This past weekend, I was diving again at Haigh Quarry in the 50-57 degree (F) water to complete the dives for the PADI Rescue Diver certification. The dives were great and I continue to learn a lot from some good teachers and buddies too. I completed the dives and demonstrated the skills successfully, so I’m officially a Rescue Diver now. If you’re not familiar with PADI‘s certifications, the Rescue Diver certification is intended to teach you the skills necessary to assist another diver that’s having trouble or has stopped breathing. As part of the certification, we practice:
- Searching for and bringing an unresponsive diver to the surface if they’re found on the bottom (you can’t safely just hit the “up button” and have them rocket to the surface)
- Safely assisting a panicked diver (newer divers are especially prone to freaking out the first time they lose their regulator underwater or see a big animal)
- Assisting an unresponsive diver on the surface, including providing rescue breaths for a diver that isn’t breathing
There are safe techniques for all these scenarios and safety of all parties is stressed in the course at every step of the way.
In order to complete this certification, you also have to complete the Emergency First Responder (EFR) course. The EFR course isn’t a CPR class, but instead combines techniques and steps for assessing an injured person (diver or otherwise), using an automated external defibrillator (AED), providing CPR, and providing first aid among other things. So, I’m not a paramedic, but I am much better equipped to assist someone in the event of an emergency.
There was one other thing that is worth mentioning about diving. Many of you will know that I enjoy networking with my friends and peers (those groups intentionally heavily overlap) on technical as well as non-technical topics. The community that I participate in is generally helpful, responsive, and passionate about their respective expertise areas. I continue to find a similar community surrounding scuba diving. The group of people I meet when I dive are always kind, helpful, and concerned about the safety and happiness of those around them. And it isn’t because they’re being paid to–they just are. I have yet to meet an unhappy or gruff diver. If ever there was a time for divers to be less than happy, diving in a 50-degree pond and shivering in a blustery 60-degree day with limited sunlight was the recipe for less-than-happy people. However, I found that everyone was just as happy as they are when the water is 70 degrees and the air is 85. I think they are happy because they want to be there, they want to be diving and doing exactly what they are doing. After all, if you didn’t really enjoy it, why would you subject yourself to those conditions?! Slowly but surely, I’m becoming part of the diving community as well.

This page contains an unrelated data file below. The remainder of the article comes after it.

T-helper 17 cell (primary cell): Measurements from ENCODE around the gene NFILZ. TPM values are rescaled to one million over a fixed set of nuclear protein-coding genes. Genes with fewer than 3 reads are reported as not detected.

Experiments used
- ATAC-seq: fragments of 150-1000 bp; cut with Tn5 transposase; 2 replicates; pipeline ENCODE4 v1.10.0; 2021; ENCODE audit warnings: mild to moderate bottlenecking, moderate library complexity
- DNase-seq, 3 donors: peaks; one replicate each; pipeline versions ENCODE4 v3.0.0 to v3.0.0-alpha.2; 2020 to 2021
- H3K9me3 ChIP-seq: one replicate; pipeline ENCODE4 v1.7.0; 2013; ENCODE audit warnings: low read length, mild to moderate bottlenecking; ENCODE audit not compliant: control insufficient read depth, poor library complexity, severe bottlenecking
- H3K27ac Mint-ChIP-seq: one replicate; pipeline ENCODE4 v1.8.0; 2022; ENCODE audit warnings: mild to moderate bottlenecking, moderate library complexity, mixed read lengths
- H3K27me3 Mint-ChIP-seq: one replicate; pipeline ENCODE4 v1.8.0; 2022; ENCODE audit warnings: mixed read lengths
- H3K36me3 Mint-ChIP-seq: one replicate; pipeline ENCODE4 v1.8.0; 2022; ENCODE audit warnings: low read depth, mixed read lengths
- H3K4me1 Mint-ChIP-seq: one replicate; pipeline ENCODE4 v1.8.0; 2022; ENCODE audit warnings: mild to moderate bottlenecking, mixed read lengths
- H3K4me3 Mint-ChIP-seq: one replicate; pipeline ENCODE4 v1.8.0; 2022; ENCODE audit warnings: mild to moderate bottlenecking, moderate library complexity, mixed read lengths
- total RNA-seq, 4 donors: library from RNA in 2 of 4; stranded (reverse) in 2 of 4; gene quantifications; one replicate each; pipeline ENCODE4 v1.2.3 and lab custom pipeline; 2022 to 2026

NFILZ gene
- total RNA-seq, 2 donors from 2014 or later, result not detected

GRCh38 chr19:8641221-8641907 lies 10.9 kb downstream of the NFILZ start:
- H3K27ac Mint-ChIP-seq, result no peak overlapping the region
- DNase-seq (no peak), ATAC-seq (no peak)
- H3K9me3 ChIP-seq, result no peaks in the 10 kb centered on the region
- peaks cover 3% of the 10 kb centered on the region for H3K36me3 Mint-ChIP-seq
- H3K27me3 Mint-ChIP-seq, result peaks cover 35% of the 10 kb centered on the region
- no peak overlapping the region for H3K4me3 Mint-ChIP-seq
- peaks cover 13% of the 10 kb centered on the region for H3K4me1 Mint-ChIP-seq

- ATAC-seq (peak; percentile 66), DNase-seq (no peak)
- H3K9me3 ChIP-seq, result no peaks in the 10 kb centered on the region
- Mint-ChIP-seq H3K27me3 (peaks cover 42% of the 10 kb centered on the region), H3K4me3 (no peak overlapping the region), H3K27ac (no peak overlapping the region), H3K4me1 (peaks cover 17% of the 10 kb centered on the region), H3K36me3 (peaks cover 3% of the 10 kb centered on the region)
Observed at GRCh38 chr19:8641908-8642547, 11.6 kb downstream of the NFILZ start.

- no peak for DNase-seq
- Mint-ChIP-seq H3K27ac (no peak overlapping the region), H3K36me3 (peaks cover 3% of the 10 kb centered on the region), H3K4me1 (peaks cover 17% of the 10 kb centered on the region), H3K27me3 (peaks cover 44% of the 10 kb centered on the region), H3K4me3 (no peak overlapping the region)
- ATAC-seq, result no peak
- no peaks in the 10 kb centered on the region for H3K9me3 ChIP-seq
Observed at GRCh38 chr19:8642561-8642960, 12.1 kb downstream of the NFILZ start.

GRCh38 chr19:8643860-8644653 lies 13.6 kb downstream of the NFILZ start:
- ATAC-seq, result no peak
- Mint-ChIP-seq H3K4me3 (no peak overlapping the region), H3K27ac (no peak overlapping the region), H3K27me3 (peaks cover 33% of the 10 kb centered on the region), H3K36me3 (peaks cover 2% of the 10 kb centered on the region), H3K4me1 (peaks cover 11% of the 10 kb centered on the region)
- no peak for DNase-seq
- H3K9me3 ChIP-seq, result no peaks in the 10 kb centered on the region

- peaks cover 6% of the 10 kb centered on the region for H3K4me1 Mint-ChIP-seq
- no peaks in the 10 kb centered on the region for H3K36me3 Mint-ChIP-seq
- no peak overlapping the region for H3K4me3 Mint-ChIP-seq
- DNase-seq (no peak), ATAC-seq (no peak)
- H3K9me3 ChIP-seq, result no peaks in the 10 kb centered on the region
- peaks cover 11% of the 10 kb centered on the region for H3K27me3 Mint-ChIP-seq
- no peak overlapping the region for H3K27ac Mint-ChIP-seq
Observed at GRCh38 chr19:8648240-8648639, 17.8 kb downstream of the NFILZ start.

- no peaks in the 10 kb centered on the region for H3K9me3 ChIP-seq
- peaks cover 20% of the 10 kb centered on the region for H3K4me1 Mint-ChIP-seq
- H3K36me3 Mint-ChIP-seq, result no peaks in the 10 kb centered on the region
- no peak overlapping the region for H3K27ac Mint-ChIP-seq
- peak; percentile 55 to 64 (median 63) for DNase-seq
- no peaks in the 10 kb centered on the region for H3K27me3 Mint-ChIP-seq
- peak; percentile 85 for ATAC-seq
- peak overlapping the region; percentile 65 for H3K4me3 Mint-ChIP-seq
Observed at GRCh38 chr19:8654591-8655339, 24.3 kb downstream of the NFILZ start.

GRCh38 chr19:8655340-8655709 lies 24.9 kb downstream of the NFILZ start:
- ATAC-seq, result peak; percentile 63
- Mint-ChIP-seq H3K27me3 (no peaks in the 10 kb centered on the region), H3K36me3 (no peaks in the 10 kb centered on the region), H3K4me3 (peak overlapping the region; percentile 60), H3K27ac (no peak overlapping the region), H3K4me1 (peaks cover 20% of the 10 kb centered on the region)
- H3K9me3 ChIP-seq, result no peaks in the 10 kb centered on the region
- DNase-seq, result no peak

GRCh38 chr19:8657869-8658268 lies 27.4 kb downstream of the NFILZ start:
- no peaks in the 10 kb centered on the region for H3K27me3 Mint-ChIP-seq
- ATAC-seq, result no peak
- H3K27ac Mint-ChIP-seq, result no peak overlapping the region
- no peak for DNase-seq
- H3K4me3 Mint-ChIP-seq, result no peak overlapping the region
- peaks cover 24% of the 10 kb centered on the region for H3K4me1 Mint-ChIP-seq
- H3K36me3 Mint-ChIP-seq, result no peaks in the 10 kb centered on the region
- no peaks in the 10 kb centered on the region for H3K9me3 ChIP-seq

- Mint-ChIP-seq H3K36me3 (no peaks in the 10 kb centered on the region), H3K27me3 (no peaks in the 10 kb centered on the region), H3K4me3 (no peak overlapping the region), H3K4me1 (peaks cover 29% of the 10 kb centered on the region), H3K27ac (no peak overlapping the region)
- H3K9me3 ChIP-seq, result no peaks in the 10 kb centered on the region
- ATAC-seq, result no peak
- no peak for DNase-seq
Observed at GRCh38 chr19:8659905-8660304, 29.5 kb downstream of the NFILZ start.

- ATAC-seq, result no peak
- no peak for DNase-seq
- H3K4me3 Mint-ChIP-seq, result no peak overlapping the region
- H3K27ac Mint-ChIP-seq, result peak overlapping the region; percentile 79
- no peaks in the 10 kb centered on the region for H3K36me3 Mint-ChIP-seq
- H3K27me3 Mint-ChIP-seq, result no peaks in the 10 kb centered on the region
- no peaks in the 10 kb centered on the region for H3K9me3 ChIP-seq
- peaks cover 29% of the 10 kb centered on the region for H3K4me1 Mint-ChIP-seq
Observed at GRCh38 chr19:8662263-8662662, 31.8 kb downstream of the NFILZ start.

Next steps in my certification journey are to complete several specialty certifications this summer including Dry Suit Diver (I mentioned the cold, right?), Search and Recovery, Underwater Navigator, and Wreck Diver. With those specialties complete, I’ll be a Master Scuba Diver, the highest non-professional certification level. As I work on those, I’ll also be starting my Divemaster training and helping out with classes from time to time. I expect the Divemaster certification will take a year or more for me to complete as I don’t have the luxury of diving every weekend, but there’s no rush. In the meantime, if we meet at a conference or chat online, be prepared to talk diving with me–I’m always ready for a good dive story!
P.S. I am putting together a group of divers to dive in Monterey Bay, California on the Saturday before OpenWorld (September 20). You don’t have to be attending OOW to join us for a dive, though many probably will be at OOW too. If you’re interested, drop me a line or comment here and I’ll add you to my growing list! If you have advice on a charter or beach that’s good diving in the area, please let me know that too.